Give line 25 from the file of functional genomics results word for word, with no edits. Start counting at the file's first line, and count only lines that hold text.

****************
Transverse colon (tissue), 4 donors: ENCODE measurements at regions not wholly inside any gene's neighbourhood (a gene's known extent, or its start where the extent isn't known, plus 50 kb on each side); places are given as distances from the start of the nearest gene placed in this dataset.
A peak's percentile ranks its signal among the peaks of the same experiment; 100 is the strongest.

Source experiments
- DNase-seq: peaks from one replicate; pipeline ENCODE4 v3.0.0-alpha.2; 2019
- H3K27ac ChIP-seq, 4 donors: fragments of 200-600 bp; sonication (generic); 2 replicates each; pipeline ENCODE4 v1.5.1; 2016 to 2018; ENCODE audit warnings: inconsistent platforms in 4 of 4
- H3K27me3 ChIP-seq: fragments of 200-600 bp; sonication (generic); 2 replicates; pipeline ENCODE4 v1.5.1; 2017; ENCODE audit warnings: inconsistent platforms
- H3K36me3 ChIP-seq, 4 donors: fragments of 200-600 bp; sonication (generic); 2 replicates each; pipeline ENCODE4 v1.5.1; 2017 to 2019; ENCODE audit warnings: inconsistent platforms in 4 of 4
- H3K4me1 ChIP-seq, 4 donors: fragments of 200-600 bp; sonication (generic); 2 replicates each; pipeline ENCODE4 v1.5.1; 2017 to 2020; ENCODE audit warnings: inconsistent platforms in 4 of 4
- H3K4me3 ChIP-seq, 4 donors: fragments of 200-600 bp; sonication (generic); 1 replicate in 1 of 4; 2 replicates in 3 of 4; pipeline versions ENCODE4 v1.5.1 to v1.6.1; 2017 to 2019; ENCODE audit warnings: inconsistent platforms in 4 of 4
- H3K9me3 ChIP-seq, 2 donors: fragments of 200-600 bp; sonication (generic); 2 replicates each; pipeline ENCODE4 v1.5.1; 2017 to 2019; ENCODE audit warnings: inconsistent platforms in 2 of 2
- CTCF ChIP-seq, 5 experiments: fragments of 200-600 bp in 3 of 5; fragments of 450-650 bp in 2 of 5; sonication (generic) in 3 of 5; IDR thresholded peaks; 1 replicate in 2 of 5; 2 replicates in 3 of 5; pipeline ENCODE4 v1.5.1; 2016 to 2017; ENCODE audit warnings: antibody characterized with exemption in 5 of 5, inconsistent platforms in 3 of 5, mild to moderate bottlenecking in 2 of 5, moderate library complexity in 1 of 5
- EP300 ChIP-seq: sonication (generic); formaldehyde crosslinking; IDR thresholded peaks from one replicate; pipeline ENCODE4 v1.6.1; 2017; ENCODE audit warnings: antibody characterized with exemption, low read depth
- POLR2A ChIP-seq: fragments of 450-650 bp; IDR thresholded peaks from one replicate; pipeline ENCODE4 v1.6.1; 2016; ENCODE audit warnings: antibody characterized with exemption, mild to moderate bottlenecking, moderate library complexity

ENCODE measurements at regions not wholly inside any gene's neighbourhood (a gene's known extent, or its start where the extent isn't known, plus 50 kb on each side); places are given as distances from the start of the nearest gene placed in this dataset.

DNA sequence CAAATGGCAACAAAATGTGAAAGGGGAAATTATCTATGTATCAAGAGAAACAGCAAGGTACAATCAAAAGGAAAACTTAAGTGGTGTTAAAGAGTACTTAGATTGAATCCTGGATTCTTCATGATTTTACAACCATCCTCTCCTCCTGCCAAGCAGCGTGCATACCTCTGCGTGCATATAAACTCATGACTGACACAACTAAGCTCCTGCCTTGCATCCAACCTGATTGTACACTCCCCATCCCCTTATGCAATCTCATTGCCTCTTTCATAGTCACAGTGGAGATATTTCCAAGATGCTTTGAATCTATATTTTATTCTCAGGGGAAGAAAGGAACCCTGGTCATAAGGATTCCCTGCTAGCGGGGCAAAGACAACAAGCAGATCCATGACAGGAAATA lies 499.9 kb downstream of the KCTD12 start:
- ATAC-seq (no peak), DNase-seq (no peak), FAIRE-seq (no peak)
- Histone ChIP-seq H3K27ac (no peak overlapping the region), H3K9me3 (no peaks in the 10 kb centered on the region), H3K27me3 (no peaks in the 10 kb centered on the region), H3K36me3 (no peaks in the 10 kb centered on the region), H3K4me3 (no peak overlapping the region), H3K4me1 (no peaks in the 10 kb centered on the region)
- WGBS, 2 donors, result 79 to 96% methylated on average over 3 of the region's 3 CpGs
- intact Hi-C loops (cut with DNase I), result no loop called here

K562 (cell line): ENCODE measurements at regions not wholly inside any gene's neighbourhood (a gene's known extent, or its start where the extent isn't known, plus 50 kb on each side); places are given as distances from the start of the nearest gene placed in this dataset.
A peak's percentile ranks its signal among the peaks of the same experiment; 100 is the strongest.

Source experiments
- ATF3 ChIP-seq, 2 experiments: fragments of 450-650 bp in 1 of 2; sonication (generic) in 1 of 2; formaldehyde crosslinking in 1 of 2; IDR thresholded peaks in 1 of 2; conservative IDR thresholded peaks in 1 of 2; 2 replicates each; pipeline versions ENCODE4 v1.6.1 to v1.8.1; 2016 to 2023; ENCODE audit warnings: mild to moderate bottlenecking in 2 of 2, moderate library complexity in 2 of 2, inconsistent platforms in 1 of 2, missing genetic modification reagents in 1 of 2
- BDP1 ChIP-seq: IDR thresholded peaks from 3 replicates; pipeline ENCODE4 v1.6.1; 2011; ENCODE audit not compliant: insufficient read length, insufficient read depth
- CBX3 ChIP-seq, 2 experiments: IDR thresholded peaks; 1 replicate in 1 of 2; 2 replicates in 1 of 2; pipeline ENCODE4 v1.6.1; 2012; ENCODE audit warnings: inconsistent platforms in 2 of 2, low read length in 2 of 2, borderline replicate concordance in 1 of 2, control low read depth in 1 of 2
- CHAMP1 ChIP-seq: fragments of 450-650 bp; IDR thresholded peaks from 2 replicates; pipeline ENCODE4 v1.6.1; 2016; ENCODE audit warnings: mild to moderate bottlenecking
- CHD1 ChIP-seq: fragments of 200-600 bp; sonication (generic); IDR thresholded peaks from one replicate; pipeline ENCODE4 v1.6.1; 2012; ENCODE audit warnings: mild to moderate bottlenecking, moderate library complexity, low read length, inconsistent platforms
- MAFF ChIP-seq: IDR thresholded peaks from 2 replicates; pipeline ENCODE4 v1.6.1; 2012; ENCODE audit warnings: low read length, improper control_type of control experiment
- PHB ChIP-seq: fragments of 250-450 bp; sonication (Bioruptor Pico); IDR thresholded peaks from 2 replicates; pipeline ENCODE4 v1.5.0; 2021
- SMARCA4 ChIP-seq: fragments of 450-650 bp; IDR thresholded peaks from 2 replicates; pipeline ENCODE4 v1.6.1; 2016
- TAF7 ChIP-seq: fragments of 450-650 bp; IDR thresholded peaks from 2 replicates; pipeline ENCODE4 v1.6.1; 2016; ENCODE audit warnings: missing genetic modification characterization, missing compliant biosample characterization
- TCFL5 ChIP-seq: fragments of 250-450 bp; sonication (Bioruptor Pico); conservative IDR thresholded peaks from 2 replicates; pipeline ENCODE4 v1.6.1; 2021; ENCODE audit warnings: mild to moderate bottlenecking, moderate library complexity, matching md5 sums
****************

- CBX3 ChIP-seq, 2 experiments: IDR thresholded peaks; 1 replicate in 1 of 2; 2 replicates in 1 of 2; pipeline ENCODE4 v1.6.1; 2012; ENCODE audit warnings: inconsistent platforms in 2 of 2, low read length in 2 of 2, borderline replicate concordance in 1 of 2, control low read depth in 1 of 2